Dan Brown’s Inferno (2013) though in the same mould of a thriller as his other novels such as Digital Fortress (1998), Angels and Demons (2000), Deception Point (2001), The Da Vinci Code (2003) and The Lost Symbol (2009),  is concerned with the global ecological crisis and its consequences.

 Usually, his novels revolve around symbols, codes and conspiracy theories. They follow the similar pattern of a hero who finds himself in a strange and unfamiliar setting, with codes, symbols and mysteries to crack and a beautiful woman to rescue. 

Though he writes thematic novels, Inferno stands out from the rest because of its slightly misanthropic stand on human population. In the earlier novels, it was possible to suspend disbelief at the kind of code-cracking that Robert Langdon practiced, this time it becomes a little bit tedious as the mad scientist Zobrist has written down all codes in poetry in the manner of Dante. 

The character of Bertrand Zobrist is a proponent of what is known as the Population Apocalypse Equation which is a mathematical recognition that the earth’s population is rising, people are living longer, and our natural resources are waning. 

He believes that with the increase in numbers, there will be a corresponding increase in human vices as well as predicted by Dante. This equation predicts that the current trend of exponential growth in population will ultimately result in an apocalyptic collapse of society. 

Zobrist held unconventional views on the reduction of population through the spread of epidemics and Black Death. Zobrist praises the role that diseases such as malaria, tuberculosis, HIV-AIDS plays in keeping the population in check. 

He is of the view that the best thing that happened to Europe during the Middle Ages was Black Death. This event was seen as having so many socio-economic advantages as it thinned the human herd and led the way for Renaissance. Though the Black Death destroyed one third of the European population, Zobrist views it as a positive event in history because of its curbing of the human population. 

Bertrand Zobrist in Inferno is no theorist but a genetic engineer who sees a way to put his ideas into practice. He creates a solution to the population problem, a virus named Inferno that is initially suspected to be a plague virus but terms out to be a germ for creating sterility in every third person in the world. He follows the same mathematical equation of one third when trying to create the human sterility virus Inferno. He contrasts himself with the actions of the World Health Organization (WHO) that tries to create awareness about population control and family planning.

Inferno is about the need for environmental conservation and population control.

Pensiamento Fantastico: Reading Agatha Christie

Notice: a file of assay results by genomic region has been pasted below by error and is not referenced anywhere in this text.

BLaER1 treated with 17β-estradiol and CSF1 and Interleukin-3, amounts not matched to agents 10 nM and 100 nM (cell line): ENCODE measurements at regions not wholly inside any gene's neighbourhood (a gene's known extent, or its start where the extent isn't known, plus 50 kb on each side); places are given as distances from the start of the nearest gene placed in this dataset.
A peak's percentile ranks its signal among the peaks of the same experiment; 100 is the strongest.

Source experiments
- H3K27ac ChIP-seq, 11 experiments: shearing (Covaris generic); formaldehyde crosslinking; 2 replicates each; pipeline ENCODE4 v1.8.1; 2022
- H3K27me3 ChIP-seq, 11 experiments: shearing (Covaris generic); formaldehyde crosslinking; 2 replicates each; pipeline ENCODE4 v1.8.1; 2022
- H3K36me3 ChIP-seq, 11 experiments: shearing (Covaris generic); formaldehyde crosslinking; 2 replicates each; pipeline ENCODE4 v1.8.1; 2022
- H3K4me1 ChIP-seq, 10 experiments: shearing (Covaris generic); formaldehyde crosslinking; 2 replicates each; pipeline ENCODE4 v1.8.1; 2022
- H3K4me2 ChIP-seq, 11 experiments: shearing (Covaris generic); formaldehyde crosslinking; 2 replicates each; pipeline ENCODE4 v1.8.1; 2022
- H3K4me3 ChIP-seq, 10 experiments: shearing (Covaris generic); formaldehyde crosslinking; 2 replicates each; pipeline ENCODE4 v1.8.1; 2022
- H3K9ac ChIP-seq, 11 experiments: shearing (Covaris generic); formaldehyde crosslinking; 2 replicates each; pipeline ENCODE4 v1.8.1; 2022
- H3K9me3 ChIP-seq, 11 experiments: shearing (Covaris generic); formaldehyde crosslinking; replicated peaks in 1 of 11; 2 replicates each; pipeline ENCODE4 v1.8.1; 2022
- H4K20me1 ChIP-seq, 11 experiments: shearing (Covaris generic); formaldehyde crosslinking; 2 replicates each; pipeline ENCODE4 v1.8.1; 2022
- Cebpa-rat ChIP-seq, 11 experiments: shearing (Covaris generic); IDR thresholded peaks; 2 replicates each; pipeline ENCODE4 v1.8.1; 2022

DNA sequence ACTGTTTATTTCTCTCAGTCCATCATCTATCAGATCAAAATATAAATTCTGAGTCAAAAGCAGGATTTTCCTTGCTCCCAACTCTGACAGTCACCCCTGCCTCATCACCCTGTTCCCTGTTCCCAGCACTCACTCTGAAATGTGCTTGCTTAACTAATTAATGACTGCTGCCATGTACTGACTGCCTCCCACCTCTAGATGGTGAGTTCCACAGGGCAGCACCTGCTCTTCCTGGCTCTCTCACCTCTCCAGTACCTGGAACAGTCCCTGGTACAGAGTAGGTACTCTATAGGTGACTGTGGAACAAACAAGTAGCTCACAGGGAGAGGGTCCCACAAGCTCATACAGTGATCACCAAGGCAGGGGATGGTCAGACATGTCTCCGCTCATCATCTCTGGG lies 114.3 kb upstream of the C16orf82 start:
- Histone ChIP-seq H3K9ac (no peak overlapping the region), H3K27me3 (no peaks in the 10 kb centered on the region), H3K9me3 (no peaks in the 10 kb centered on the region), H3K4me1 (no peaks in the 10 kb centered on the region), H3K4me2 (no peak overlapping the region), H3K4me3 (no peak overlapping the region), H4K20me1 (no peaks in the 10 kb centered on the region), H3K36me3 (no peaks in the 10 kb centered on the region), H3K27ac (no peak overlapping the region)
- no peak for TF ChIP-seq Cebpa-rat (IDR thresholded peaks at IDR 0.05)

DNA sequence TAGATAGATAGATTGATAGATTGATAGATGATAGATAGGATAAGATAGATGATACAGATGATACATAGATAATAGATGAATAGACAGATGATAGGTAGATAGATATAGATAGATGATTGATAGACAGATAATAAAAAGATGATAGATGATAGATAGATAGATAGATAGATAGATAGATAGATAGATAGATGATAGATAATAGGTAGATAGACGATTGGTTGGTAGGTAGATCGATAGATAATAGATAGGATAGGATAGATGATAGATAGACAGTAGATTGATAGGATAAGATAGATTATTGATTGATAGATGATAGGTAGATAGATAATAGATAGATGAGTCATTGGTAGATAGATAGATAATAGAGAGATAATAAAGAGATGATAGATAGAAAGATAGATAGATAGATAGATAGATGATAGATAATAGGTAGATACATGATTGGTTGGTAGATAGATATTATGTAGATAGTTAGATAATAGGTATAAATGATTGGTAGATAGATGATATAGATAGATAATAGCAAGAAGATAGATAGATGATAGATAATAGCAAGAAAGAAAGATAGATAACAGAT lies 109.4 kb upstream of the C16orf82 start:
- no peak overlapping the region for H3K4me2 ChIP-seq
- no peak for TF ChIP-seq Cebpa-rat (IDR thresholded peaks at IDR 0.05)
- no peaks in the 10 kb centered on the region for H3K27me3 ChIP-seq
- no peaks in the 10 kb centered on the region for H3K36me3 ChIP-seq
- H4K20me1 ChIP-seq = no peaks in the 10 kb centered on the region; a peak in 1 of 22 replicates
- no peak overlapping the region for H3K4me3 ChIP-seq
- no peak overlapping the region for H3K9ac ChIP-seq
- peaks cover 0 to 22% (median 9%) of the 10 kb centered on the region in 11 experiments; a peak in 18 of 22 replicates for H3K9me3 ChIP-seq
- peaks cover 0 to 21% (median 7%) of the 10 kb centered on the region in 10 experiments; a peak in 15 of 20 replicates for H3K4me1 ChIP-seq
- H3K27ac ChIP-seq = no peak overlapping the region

Reading detective fiction has been one of my favourite pastimes since childhood. Many of these still remain my favourites because of the fact that they are so readable and at times so forgettable. Among such books, Agatha Christie’s works stand first and foremost. 

Her detective fiction gives a kind of “aha” feeling, which can be compared to the exhilaration that one feels on putting together a jigsaw puzzle. Now wonder, the historian Romila Thapar advises her research students to read Agatha Christie to enhance gestalt thinking or the ability to see the whole picture. As these books belong to the category of popular fiction, they are easy to read and intellectually stimulating at the same time. 

Her most famous detective is Hercule Poirot who has been immortalised on the small screen by David Suchet. Poirot is a retired police officer from Belgium who is known for his penchant for detecting crime. He is described as short, with his head the shape of an egg, moustache always well-trimmed and shining, and with good manners. He is shown as obsessed about neatness and order, be it solving the case or his attire. The most famous among Hercule Poirot novels are Hallowe’en Party, Five Little Pigs, Elephants Can Remember, The Adventure of the Christmas Pudding, The Mysterious Affair at Styles, Appointment With Death and Murder in Mesopotamia. 

Miss Jane Marple is one of Christie’s detectives who views human life everywhere the same as in her village of St. Mary Mead. She is an elderly spinster who is very observant and manages to ask the right questions at the right time. Some of the books with Miss Jane Marple as the detective are The Murder at the Vicarage, The Body in the Library, A Murder is Announced, They Do It with Mirrors, A Pocket Full of Rye, 4.50 from Paddington, At Bertram's Hotel, Nemesis  and Sleeping Murder. My favourite is At Bertram’s Hotel, which is about a nightmarish world where some very innocent people are framed for crimes they have not committed and the police recognizes a gang of lookalikes who manage to get away with it.

Though not so numerous as the Hercule Poirot mysteries or the Jane Marple stories, there is the couple Tommy and Tuppence. Her true names are Thomas Beresford and Prudence Beresford and they appear in stories such as Partners in Crime, The Secret Adversary, N or M?, By the Pricking of My Thumbs and Postern of Fate. Tuppence is shown as a charismatic young lady who manages to keep her head in cases involving mafia or espionage. 

Though there are chances of reading an earlier read Agatha Christie by mistake, most of the time, it goes completely unnoticed. 

Pic: www.telegraph.co.uk

This blog post is inspired by the blogging marathon hosted on IndiBlogger for the launch of the #Fantastico Zica from Tata Motors. You can  apply for a test drive of the hatchback Zica today.

Pensiamento Fantastico: The Kitchen God’s Wife

Amy Tan’s novels serve as cultural documents that describe the immigrant experience in terms of communality and identity. They con...